No general characteristics are present to tell the difference between the written and art form of calligraphy. But from what was gathered, it is stated that the strokes of a word are necessary to express meaning in the work (Chinese Calligraphy and Ink Painting). By doing this, emotions can be articulated through the visualization of the calligraphy composition. One example of this is the word for sun. This word combines cursive with standard script through the uses of dots and strokes to convey emotion (The Embodied Image, 1999, 36-37).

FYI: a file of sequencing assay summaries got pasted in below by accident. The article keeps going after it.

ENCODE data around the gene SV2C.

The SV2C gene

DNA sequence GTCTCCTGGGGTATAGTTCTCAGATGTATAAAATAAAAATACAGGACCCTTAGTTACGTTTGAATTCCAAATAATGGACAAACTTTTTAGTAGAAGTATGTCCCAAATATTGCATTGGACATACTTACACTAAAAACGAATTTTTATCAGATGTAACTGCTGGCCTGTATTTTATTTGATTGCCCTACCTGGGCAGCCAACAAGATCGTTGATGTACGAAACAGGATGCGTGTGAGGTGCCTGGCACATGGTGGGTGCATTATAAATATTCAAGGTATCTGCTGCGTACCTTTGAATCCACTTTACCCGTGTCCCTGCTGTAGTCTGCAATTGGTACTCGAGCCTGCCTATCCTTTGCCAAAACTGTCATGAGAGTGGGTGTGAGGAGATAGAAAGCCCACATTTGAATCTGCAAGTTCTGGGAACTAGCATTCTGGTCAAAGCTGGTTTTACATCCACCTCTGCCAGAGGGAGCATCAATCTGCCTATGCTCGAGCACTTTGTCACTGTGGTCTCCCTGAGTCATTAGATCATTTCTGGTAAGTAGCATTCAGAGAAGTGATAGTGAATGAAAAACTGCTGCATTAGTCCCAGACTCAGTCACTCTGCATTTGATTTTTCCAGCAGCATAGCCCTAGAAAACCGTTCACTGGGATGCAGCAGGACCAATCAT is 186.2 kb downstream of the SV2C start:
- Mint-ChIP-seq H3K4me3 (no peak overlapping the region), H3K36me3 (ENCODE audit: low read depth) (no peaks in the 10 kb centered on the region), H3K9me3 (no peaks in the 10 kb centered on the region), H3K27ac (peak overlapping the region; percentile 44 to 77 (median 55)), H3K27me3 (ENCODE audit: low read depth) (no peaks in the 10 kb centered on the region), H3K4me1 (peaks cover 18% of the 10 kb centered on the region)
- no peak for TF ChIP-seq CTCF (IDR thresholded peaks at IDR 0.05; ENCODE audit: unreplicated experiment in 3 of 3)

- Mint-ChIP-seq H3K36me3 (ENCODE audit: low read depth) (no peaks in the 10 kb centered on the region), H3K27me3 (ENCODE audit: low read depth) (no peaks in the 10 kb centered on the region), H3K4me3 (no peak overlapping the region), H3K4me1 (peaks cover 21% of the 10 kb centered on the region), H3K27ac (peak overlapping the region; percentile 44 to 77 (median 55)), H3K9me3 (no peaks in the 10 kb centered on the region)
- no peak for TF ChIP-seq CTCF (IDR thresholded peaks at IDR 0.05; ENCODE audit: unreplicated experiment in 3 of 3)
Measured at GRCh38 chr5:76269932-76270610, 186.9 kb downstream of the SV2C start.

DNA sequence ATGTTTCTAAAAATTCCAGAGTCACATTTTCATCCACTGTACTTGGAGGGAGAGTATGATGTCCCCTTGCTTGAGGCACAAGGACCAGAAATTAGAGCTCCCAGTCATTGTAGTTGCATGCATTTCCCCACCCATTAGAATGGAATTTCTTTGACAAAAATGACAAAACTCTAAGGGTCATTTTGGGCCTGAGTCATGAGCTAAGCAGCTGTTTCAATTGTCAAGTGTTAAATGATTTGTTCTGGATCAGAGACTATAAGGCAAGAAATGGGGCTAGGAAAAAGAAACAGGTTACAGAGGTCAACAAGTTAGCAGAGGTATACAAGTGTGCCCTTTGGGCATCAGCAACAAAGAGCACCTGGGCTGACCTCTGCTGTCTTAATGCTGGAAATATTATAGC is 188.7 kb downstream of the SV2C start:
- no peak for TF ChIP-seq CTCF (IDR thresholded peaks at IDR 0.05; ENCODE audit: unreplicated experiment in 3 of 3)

Here are a few examples of calligraphy in its artistic form:
Images from The Calligraphy of Jingjing Ye.
Harrist, Robert E., Jr. and Wen C. Fong. The Embodied Image: Chinese Calligraphy from the John B. Elliott Collection . Princeton, N.J. : Art Museum, Princeton University in association with Harry N. Abrams, 1999.
Morrow, Jan. Chinese Calligraphy and Ink Painting. 3 May 2007. <http://artsedge.kennedy-center.org/content/2217/>
Ye, Jingjing. The Calligraphy of Jingjing Ye. 2005 Apr. 3 May 2007. <http://www.bohememagazine.net/php/modules.php?name=News&file=article&sid=562>